Russian Doll: More than just Groundhog Day with hipsters
Sophie Davies | On 07, Feb 2019Reading time: 4 mins
Dark, trippy and existential, Russian Doll proves to be a lot more than just Groundhog Day with hipsters.
We meet our protagonist, Nadia (Natasha Lyonne), on the night of her 36th birthday. Her hipster friends have thrown her a party and she’s in the bathroom looking into the mirror, or as she puts it, “staring down the barrel of my own mortality”. The party is in full swing, but Nadia chooses to leave early with a man she’s only just met. After the hook-up at her apartment, she promptly orders him an Uber and goes out to look for her cat, who has been uncharacteristically missing for three days. While darting across the road in pursuit of the cat, Nadia is hit by a car and dies… only to find herself instantly back at her party, in front of the bathroom mirror, at the exact point in time we first saw her.
Nadia has a penchant for cigarettes, drink and drugs, and her friend Maxine (Greta Lee) refers to her as a cockroach – “You can eat anything, take anything, do anything. It’s impossible to destroy you, you’ll never die!” But death suddenly appears to be inevitable for her, as she continues to live the same night over and over again until she dies, in a variety of ways, and time resets. Sometimes, she meets her death on the night of the party (the stairs prove to be a particular problem for her) and sometimes she gets to live some of the next day, but she never makes it past 24 hours. Much like in Groundhog Day, the show’s most obvious point of comparison, Nadia’s memories are intact after each reset, but nobody around her is aware that anything unusual is going on.
Over the first three episodes, which are enjoyable enough but outdone by what comes later, we follow Nadia as she desperately tries to figure out what’s happening to her and why. She first suspects that a cocaine-laced joint, given to her at the party by Maxine, could be the root of the problem. She then becomes convinced that the apartment building, which used to be a Jewish school, is haunted and that she must have fallen victim to some sort of curse. After all, the alternative is mental health, which was the undoing of her mother, and Nadia is determined to reject that as an option. As a video game programmer, we see her fix a software bug in a matter of seconds, but when it comes to this bug in her own system, things aren’t quite so simple.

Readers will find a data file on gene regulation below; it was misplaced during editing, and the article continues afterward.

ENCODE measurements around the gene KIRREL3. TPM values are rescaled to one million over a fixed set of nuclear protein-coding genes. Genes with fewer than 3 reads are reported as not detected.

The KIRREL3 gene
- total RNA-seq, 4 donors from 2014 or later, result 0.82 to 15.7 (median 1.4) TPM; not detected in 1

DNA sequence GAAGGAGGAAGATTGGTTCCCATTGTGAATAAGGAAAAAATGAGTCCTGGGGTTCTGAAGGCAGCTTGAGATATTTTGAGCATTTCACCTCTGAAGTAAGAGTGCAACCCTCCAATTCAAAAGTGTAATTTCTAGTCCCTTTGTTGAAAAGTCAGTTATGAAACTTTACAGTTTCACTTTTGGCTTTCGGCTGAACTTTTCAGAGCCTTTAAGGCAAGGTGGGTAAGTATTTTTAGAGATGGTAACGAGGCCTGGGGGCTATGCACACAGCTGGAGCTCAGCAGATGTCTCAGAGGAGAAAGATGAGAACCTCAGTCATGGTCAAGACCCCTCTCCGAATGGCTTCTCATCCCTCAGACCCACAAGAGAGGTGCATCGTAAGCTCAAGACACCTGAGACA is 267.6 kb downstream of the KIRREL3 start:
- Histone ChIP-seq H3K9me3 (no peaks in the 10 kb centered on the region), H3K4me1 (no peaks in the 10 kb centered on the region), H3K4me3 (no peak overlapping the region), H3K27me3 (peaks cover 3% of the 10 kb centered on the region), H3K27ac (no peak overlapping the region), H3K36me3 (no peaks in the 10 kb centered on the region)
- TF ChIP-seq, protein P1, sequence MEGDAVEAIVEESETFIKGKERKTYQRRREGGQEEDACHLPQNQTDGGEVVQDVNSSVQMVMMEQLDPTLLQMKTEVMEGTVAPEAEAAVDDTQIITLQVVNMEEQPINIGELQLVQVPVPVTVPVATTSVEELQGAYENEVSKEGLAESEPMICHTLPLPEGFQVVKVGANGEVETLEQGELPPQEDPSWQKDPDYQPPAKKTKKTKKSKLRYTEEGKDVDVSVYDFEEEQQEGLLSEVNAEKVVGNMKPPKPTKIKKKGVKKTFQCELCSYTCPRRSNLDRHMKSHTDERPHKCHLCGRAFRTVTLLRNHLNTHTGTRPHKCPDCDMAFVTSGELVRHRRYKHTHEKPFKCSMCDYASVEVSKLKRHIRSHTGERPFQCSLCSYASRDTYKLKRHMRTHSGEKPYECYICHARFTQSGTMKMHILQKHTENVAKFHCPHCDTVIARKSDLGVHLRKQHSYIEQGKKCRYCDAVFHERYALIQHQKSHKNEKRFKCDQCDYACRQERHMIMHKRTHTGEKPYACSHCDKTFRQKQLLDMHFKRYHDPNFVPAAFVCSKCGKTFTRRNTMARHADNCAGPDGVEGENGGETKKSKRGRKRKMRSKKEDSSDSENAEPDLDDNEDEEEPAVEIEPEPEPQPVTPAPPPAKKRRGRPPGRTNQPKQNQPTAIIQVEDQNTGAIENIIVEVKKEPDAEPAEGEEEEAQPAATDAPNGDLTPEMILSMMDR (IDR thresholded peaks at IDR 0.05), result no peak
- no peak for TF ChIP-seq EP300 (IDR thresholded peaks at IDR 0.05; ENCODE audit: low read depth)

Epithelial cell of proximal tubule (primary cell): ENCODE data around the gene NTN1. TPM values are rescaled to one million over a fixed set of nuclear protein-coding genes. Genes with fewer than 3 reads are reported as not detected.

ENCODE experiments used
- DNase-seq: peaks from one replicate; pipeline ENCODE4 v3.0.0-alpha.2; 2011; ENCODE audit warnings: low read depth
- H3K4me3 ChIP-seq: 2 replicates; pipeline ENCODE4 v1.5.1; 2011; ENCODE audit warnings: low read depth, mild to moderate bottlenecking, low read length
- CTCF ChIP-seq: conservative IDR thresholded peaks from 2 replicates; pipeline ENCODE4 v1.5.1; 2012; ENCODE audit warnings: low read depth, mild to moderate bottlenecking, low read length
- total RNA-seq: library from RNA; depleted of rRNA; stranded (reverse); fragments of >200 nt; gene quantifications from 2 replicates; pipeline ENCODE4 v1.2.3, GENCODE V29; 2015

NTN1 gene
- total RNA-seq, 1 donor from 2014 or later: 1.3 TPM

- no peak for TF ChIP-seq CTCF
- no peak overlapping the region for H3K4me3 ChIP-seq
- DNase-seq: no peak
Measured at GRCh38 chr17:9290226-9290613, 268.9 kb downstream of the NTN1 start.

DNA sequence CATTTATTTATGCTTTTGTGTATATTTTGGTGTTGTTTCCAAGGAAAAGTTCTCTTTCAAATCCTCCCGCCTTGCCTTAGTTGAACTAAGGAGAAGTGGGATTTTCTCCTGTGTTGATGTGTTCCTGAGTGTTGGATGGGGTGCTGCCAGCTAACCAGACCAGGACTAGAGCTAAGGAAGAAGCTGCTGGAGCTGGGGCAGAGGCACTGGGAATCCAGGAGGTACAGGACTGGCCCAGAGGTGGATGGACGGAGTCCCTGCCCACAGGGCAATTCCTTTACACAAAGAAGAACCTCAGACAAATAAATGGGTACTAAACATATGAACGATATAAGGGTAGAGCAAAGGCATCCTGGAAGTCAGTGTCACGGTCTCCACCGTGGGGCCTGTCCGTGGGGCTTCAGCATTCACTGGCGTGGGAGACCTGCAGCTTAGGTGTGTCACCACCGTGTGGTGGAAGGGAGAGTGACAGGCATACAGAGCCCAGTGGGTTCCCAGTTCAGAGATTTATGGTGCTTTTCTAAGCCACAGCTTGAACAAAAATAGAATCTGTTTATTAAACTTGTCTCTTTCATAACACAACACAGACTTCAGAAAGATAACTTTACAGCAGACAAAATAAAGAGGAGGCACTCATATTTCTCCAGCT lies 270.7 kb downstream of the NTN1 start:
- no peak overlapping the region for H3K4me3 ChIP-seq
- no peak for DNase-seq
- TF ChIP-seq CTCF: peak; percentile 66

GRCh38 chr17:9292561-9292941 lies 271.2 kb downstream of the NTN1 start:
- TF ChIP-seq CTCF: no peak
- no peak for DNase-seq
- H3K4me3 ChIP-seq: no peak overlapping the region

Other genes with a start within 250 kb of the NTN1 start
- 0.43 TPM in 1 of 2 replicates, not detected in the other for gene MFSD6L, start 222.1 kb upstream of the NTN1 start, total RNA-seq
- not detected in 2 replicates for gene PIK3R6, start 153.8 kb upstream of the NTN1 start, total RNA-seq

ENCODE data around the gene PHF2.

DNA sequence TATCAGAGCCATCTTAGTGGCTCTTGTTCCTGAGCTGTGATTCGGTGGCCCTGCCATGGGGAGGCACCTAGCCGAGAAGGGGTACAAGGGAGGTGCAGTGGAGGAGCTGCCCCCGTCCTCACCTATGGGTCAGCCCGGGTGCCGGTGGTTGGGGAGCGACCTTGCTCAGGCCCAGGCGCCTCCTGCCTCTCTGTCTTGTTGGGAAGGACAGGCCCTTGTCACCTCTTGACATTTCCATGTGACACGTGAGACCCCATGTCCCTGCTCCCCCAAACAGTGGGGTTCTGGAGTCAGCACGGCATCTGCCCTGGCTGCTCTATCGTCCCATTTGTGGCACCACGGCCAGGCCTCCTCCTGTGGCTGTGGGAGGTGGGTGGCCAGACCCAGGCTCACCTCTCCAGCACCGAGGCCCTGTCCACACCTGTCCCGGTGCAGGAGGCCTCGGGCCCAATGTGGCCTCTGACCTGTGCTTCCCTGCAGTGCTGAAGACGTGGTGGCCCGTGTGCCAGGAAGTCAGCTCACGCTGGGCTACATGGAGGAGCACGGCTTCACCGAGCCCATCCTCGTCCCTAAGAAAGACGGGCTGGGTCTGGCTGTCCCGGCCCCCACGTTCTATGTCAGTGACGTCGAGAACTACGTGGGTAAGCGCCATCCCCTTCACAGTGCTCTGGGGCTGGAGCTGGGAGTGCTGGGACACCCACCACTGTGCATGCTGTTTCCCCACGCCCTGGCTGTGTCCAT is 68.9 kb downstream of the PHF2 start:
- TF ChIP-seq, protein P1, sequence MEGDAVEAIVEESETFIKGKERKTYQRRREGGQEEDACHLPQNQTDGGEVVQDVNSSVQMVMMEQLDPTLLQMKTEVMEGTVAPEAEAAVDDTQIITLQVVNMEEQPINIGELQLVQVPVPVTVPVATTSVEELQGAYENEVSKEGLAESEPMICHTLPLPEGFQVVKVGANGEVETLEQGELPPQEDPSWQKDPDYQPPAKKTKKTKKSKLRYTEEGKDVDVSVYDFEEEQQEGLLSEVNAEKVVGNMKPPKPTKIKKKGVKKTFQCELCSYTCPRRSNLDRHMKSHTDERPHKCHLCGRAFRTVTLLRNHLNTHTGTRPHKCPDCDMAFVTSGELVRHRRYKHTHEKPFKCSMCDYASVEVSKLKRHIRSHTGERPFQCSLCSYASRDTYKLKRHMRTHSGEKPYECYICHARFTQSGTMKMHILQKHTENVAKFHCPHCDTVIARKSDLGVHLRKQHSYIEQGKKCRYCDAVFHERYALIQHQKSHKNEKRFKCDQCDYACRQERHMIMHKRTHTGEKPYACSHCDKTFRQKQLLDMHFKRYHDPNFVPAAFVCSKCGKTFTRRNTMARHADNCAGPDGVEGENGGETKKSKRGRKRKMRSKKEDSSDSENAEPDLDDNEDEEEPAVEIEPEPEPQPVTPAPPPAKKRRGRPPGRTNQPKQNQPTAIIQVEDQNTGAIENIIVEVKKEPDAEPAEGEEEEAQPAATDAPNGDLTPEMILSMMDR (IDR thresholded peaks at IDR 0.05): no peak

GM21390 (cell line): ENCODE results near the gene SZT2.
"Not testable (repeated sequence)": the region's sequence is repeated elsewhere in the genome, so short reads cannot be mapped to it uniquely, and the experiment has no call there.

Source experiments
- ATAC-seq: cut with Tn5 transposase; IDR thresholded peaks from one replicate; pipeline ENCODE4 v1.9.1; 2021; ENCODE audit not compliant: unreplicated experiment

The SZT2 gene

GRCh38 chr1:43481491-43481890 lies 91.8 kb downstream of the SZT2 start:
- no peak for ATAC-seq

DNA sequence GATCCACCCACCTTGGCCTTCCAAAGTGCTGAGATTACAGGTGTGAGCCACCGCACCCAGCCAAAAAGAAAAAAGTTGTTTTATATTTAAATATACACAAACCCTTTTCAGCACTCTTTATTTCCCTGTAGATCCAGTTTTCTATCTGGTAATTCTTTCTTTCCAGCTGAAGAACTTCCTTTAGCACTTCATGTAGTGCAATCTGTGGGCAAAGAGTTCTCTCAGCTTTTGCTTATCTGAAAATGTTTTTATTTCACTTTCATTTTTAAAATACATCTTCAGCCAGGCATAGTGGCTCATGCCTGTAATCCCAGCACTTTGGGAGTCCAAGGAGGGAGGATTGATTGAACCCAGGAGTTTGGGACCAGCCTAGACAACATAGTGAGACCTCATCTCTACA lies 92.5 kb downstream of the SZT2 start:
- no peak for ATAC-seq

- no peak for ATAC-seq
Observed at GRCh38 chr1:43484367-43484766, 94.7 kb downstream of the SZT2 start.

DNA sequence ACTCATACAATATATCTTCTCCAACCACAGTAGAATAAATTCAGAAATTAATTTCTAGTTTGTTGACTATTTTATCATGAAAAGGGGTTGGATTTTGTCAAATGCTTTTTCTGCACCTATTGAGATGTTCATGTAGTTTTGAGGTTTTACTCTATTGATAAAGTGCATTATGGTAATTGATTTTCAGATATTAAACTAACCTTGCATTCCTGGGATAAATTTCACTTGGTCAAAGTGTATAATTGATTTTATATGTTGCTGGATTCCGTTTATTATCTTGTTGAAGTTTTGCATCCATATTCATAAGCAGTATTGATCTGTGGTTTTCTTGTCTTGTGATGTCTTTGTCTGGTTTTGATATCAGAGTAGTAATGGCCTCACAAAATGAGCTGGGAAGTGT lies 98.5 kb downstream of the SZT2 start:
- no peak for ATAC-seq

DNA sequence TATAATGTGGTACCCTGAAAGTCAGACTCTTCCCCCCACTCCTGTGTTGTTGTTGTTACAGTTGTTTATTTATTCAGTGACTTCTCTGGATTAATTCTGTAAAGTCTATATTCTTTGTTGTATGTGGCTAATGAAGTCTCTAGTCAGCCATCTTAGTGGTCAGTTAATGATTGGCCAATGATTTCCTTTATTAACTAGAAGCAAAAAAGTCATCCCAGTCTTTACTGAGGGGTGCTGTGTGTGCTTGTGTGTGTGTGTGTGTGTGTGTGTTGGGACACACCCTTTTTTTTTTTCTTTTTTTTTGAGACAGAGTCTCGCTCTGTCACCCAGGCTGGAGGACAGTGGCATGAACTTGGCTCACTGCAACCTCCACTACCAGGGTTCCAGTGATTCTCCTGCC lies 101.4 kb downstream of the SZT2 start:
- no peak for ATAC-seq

Without giving too much away (and Russian Doll is honestly best enjoyed without knowing too much in advance), a moment in Episode 3 takes the narrative in a new direction, and from Episode 4 onwards, Nadia is no longer looking for answers alone. In the latter half of the series, Nadia’s life become increasingly intertwined with someone else’s, while she is forced to confront her own inner demons, and the show becomes all the more compelling as a result.
Playing a cynical, smart-talking, self-destructive New Yorker, Natasha Lyonne is in her element. She also co-created the series, with Amy Poehler and Leslye Headland, and has mentioned in interviews that it feels almost semi-autobiographical for her, since she has struggled with addiction and feels like she has narrowly escaped death several times. The supporting cast are equally impressive, including Charlie Barnett, Elizabeth Ashley, Lyonne’s Orange is the New Black co-star Dascha Polanco – and, in a small but significant role, her real-life close friend Chloë Sevigny.
It may be high-concept but Russian Doll is refreshingly succinct, taking just eight episodes (around 25-30 minutes each) to tell its story, making it very easy to binge. It also manages to wrap things up in a satisfying way, with a powerful message about the importance of seeking help, learning to accept help from loved ones and offering help to others. With plenty of layers to unpack, just like its namesake, it’s a show that benefits from repeat viewings and is likely to stay with you long after you’ve finished watching.
Russian Doll is available on Netflix UK, as part of an £8.99 monthly subscription.